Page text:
How Republican threats could break Manchin and Sinema on the filibuster
House committees are presumably hard at work now, trying to meet a Sept. 15 deadline for completing their parts of the budget reconciliation bill that will fund President Joe Biden's Build Back Better plan, the $3.5 trillion companion bill to the $550 billion hard infrastructure deal agreed to in the Senate. The reconciliation bill will originate in the House, but passage in the Senate requires that they work closely with committees there to avoid pitfalls. The 50/50 partisan split in the Senate and the persistent deficit peacockery of Democrats Kyrsten Sinema and Joe Manchin complicate the venture. The reconciliation bill can pass with just Democratic votes—it's the whole point of using this process, but all Democrats have to be on board—plus the tie-breaking vote of Vice President Kamala Harris.
Complicating everything is the calendar and self-inflicted pain. The new fiscal year starts Oct. 1, which requires a funding mechanism for government by that day. The self-inflicted pain is the result of a decision two years ago to take the weapon of the debt ceiling away from Donald Trump and suspend it until July 30, 2021. The Treasury Department has been using the various tools it has to move money around to avoid hitting the limit, but can only do that into October or early November at the latest. Which means Congress has to raise the debt ceiling, and Senate Republicans remain adamant that they will not vote to do so: 46 of them signed a letter saying so.
Putting a debt ceiling hike or suspension in the budget reconciliation bill—which, again, needs just 51 votes—seems like the obvious solution, but Senate Democrats are just as intent on forcing at least six of the 46 Republicans to break that pact. What they'll likely do is tack a short-term debt ceiling hike onto a short-term government funding bill and force the Republicans to decide if they want to shut down the government as well as risk the nation defaulting on its obligations, which include things like paying the troops, or veterans benefits, or Social Security payments, or food assistance as well as interest payments on debt.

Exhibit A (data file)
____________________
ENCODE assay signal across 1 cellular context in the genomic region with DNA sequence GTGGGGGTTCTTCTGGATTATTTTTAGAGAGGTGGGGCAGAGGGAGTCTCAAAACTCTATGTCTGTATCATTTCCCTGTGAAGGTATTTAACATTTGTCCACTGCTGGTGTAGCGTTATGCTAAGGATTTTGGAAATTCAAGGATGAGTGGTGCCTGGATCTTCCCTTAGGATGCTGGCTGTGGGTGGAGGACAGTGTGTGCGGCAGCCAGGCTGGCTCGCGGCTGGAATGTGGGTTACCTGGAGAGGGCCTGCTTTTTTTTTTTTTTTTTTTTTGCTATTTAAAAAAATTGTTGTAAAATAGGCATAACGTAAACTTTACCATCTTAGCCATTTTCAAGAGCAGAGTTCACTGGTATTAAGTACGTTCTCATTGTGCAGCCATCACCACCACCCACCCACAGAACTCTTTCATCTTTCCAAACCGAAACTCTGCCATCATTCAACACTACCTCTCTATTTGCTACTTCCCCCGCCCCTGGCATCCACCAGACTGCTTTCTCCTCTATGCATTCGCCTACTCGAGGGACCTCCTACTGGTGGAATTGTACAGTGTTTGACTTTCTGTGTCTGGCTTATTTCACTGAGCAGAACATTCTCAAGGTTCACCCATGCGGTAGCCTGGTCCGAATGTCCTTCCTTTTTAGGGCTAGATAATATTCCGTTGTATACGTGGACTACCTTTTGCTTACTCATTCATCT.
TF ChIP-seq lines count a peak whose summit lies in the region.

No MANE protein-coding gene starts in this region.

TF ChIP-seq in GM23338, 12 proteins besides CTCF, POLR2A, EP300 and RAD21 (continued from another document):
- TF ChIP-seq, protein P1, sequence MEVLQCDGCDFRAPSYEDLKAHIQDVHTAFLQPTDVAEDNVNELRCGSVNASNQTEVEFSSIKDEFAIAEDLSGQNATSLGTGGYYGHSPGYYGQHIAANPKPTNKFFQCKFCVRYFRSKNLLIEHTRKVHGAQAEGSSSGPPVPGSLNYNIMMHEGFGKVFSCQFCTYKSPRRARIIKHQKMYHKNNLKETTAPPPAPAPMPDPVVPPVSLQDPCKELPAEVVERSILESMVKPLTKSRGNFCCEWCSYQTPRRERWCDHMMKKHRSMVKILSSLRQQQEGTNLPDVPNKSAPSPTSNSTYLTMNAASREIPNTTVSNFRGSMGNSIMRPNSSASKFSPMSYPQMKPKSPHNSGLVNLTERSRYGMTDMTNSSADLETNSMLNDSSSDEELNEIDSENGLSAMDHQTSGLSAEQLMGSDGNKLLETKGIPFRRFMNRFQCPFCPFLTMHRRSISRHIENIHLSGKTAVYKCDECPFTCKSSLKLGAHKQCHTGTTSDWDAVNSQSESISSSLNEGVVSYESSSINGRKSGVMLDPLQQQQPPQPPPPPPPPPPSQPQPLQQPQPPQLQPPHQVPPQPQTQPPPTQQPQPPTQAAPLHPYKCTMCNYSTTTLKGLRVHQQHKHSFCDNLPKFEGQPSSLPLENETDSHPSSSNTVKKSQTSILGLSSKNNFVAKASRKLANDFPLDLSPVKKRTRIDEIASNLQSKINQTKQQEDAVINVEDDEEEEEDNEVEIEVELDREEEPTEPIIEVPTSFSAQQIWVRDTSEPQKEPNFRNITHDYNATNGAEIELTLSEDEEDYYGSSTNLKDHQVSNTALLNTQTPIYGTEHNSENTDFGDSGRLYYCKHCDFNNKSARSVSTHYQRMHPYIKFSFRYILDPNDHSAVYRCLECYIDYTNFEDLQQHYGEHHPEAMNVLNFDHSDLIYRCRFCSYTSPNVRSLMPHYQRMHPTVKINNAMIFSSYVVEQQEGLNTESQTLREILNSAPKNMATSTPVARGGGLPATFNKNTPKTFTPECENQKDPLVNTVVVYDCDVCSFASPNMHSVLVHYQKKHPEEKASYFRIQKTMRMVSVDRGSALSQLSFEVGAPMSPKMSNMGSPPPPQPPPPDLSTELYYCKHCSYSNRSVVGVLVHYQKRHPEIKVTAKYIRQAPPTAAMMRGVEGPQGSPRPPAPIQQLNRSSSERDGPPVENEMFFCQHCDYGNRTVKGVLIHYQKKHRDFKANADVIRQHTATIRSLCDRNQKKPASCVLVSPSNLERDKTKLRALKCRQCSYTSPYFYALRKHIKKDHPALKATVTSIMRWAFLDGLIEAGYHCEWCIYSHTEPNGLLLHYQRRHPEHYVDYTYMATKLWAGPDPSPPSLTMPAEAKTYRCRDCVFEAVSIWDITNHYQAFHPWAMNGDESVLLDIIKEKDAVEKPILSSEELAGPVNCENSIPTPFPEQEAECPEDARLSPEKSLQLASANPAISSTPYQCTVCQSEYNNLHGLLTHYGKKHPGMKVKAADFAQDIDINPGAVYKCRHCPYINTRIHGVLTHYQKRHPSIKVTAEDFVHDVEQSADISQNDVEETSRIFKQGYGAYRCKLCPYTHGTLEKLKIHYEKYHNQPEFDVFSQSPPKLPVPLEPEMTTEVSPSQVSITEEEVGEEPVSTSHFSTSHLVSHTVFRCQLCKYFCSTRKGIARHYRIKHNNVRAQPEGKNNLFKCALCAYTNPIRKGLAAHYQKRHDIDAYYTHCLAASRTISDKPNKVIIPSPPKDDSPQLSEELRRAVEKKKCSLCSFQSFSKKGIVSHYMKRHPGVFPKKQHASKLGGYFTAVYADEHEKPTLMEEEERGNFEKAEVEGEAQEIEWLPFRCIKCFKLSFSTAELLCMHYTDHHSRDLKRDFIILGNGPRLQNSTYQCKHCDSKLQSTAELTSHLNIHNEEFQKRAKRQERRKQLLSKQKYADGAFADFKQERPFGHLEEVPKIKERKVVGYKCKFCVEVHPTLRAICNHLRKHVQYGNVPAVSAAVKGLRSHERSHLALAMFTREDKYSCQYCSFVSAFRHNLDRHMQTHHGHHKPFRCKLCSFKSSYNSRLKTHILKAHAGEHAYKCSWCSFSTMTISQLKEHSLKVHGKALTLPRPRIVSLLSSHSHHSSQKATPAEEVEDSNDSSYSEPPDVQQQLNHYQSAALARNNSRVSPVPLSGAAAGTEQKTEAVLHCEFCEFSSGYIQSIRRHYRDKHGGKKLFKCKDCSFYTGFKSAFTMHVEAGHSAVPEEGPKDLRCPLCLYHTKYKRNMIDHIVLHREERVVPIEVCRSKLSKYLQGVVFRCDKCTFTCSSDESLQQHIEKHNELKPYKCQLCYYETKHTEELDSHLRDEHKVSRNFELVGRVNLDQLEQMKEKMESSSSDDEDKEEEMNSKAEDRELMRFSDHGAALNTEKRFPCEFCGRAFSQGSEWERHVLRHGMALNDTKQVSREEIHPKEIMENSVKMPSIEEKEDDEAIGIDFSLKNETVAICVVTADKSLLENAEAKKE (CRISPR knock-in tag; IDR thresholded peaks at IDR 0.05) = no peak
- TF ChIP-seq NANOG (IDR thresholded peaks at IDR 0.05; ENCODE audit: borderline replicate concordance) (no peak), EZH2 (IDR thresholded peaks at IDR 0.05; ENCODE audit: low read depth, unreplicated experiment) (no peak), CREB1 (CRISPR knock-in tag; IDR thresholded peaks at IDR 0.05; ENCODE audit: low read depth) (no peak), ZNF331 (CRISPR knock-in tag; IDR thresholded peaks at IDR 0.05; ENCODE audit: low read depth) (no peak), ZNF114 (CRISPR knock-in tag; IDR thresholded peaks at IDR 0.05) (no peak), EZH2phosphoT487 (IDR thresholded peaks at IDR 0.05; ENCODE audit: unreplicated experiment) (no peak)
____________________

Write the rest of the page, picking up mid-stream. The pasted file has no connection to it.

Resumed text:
Add to this general mess a summer of the worst wildfires in history as well as Hurricane Ida and whatever the rest of the hurricane season has in store. The Federal Emergency Management Agency had about $32 billion available at the end of July. More need for disaster spending is a big possibility.
There is also an urgent need for Congress to pass a federal eviction moratorium, with the Supreme Court's emergency order last week blocking it and upwards of 11 million at risk of being kicked out in the streets. More than 60 House Democrats have writing to Speaker of the House Nancy Pelosi to demand quick action.
"Millions of people who are currently at risk of eviction, housing insecurity, or face becoming unhoused desperately look to their elected representatives to implement legislation that will put their health and safety first and save lives," the lawmakers wrote. "As your fellow colleagues, we implore you to act with the highest levels of urgency to advance a permanent legislative solution in a must pass legislative vehicle in order to extend the life-saving federal eviction moratorium for the duration of the deadly global health crisis." With the House now back in recess until Sept. 20, that quick action isn't likely and would also likely be blocked by Senate Republicans should the House pass it. That's another potential reconciliation bill provision.
House Democrats are looking at the debt ceiling from the reverse angle, contemplating a resolution that gives the president the power to waive the debt ceiling unilaterally, but gives Congress the right to veto him if they can come up with the votes to do so. Since Democrats control the floor in both chambers, that's a vote that would be unlikely to happen. And even if it did, it would be subject in turn to a presidential veto. But again, this would require Republican votes, which aren't likely to be there in the Senate.
Tying the debt ceiling to government funding still seems to be the plan Democrats want to follow, assuming that when they get to the edge of the cliff Republicans will decide not to jump after all. House Budget Chair John Yarmuth, a Kentucky Democrat, told Politico: "As difficult as they can be, I can't imagine there aren't 10 Republicans who would vote not to default."
"We can't negotiate over it. We shouldn't negotiate over it. And Republicans are going to have to answer if they choose not to pay America's bills," said Connecticut Democratic Sen. Chris Murphy. The scenario of Republicans pulling everyone off of the cliff and then being made accountable for it afterward is less than comforting, but Democrats do have to show that they're willing to be as irrational and dangerous as their Republican colleagues in these kinds of negotiations. As horrifying as that is.
Majority Leader Chuck Schumer could also be using this whole process to demonstrate to Manchin, Sinema, and whatever other filibuster reform cowards might be hiding behind them just how dangerous it is to continue giving Republicans veto power over everything. Blowing up the global economy—in the middle of pandemic resurgence—is just about as dangerous as it gets. Proving that there aren't 10 Republicans willing to buck their party to save the nation might just be what it takes to turn Manchin and Sinema. They're not going to care about poor people being evicted, no more than they care about poor people and people of color being denied the right to vote. But when the business lobby and the banks and the Chamber of Commerce get panicked about the debt ceiling, it might just be enough to bring them around.
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